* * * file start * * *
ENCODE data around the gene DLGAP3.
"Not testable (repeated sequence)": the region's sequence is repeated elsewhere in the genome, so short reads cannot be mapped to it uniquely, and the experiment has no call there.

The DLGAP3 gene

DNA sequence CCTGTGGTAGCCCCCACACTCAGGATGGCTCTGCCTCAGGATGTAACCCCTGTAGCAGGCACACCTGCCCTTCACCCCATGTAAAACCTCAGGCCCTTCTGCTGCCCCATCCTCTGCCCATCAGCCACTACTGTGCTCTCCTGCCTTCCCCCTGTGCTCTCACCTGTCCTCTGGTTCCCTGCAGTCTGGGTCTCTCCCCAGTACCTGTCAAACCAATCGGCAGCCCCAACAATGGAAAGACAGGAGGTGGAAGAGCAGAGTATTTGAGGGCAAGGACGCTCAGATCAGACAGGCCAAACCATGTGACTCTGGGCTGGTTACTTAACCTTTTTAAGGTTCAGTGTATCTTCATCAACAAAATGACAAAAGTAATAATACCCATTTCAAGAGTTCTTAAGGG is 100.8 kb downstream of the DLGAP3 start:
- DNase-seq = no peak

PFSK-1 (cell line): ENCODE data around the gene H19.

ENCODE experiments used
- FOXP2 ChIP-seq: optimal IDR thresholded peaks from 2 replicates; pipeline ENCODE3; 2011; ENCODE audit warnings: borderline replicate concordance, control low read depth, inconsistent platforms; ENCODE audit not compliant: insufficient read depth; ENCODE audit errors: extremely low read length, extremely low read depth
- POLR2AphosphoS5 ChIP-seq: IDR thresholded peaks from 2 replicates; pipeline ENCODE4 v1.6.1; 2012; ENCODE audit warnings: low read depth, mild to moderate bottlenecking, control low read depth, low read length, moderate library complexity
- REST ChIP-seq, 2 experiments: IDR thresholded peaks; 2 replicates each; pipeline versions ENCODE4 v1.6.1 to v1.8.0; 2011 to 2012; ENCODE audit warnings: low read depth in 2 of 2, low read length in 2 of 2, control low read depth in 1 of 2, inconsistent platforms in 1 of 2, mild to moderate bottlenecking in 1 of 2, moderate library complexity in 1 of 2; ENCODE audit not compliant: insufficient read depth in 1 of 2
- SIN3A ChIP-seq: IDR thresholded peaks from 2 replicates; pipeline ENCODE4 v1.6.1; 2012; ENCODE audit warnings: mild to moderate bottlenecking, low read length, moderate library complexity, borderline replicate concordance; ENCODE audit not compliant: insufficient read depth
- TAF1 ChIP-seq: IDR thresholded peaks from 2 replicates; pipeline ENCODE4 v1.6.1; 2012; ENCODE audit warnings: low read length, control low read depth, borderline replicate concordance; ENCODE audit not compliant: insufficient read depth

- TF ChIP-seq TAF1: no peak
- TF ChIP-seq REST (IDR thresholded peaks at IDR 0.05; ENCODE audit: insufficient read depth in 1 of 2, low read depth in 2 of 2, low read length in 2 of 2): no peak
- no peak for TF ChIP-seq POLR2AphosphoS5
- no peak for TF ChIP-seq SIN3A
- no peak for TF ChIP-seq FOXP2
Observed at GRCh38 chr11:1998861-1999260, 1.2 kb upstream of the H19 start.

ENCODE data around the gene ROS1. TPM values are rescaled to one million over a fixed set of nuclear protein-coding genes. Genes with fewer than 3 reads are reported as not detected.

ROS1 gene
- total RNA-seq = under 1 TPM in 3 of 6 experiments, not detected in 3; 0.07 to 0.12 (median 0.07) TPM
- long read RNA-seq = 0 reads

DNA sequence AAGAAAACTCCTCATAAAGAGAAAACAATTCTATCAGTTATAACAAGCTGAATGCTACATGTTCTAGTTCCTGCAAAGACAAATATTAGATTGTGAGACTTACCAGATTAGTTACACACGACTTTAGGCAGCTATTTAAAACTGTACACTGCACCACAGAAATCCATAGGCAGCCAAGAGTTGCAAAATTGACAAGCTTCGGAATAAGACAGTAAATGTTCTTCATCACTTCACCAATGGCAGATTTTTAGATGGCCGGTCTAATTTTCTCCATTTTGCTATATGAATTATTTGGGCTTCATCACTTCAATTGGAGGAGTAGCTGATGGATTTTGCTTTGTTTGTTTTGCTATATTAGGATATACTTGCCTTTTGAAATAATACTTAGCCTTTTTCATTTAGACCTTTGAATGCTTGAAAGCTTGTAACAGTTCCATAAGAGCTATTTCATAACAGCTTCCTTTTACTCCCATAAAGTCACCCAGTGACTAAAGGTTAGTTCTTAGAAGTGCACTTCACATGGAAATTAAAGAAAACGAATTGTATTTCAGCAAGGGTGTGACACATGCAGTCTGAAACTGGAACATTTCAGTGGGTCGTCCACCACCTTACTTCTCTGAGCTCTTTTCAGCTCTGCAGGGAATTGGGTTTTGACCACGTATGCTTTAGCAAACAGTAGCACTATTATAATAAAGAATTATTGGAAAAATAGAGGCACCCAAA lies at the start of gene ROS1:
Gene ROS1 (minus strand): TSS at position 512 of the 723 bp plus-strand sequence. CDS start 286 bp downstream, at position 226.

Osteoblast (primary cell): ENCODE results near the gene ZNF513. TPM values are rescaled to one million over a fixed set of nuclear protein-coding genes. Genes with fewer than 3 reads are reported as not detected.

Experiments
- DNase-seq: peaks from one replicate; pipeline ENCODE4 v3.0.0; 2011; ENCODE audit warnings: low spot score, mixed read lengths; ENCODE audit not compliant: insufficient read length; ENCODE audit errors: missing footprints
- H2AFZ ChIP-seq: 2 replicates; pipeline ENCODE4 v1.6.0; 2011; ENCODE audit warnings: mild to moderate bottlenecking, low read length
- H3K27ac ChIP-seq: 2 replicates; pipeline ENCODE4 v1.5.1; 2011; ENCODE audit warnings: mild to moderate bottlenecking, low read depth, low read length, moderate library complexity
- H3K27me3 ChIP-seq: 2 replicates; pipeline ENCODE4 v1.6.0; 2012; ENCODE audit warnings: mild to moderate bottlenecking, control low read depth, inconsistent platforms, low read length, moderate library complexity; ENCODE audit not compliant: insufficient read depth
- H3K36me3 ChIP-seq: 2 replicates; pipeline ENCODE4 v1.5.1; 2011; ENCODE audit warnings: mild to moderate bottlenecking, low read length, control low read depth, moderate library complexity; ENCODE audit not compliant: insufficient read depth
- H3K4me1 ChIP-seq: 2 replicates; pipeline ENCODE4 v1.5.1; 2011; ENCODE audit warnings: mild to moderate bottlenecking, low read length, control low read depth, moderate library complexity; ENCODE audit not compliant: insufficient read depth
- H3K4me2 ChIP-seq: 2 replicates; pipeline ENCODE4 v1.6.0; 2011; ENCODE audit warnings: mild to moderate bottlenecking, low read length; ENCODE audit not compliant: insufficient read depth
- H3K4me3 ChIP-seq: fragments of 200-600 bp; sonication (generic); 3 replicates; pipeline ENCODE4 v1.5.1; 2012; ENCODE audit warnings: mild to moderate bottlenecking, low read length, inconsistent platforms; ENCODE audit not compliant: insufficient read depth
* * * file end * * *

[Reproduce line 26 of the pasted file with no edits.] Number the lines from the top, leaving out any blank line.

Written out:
Experiments